Drug Policy

Oregonians Are One Step Closer to Voting on Magic Mushroom Legalization

It would allow adults, age 21 and older, to visit official service centers on the recommendation of a medical professional

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Oregon activists Tom and Sheri Eckert are trying to put psilocybin, the active ingredient in psychedelics, on the 2020 ballot in Oregon. Their initiative was filed in early July and reached the threshold of 1,000 signatures two weeks after its appearance, thereby requiring the attorney general to file a draft ballot title.

Local news outlet KDRV reports that Secretary of State Bev Clarno has requested public comment on the matter through August 21 to decide "whether the petition complies with the procedural constitutional requirements established in the Oregon Constitution for initiative petitions."

Should the petition clear that hurdle, it must then receive over 110,000 signatures by July 2, 2020, in order to qualify for inclusion on the November 2020 statewide ballot, where it would need a simple majority to pass.

The ballot measure would not allow mushrooms to be sold in stores. Instead, it would allow adults, age 21 and older, to visit official service centers on the recommendation of a medical professional in order to take psilocybin under the supervision of a licensed facilitator. Those centers would be overseen by the Oregon Health Authority.

"The facilitator kind of orients you to the service, asks some questions, gets to know you and your desires and your intentions and issues a bit more," Tom Eckert told Oregon Public Broadcasting. "Nobody's going to be taking psilocybin home with them to administer to themselves, which means that there will be none in public, no one driving," Eckert added.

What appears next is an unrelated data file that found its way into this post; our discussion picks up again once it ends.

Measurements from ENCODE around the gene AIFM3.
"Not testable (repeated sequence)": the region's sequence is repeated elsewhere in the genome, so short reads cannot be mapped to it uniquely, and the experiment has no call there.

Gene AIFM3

Unlike Denver, Colorado, which decriminalized the use of hallucinogenic mushrooms in May but has not yet set up a system regulating such lawful use, the Oregon proposal aims to quickly set up a sanctioned system for imbibing the substance.

The Oregon proposal also stands out in another way. As Marijuana Moment has pointed out, the "Oregon measure is distinct in that it's the only one currently aiming to create a way for people to legally obtain the substance through a medical model."

"Psychedelics are uniquely powerful when it comes to creating lasting change in the human being," Eckert told Oregon Public Broadcasting. "It's a unique opportunity and it's been denied for all these years."

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  1. It would allow adults, age 21 and older, to visit official service centers on the recommendation of a medical professional in order to take psilocybin under the supervision of a licensed facilitator. Those centers would be overseen by the Oregon Health Authority.

    What more could we ask for?

    1. A pony?

      1. Mandatory teethbrushing?

    2. We could ask for Food Freedom, the ability to ingest whatever kind of natural food we wish including mushrooms and even nightshade and high cholesterol pork. What business does Government have to say we can eat Agaricus spp. and not Psilocybe? Require Psylocybin labelling for nutrution and let it go. What obligation do voters have to create jobs for DEA and the court system? Like poppies the legality is in the narrative. If they are grown for ornamental flowers, then legal. If poppy flower (Papaver somniferum) grower is ostensibly aware of narcotic potential; then illegal to grow. I like Psilocybe with my chantrelles and boletus, then I eat them for nutrition. Why kow tow to fake law by bringing up such terrible submission to illegitimate Oregon legislative and court authorities?

      1. I agree, the government has no business in what I ingest.

    3. Repeal the unconstitutional Controlled Substances Act?

      1. Correct. Funny I haven’t read much about that around here recently.

    4. Reason needs a licensed facilitator. Maybe then they wouldn’t publish stupid statist shit under the banner of ‘Free Minds and Free Markets.”

      1. I won’t blame Reason too much but this shit is crumbs and this article should be a lot more antagonistic.

  2. >>>”Psychedelics are uniquely powerful when it comes to creating lasting change in the human being,”

    not wrong. mho.

    1. +1 Remember what the doormouse said.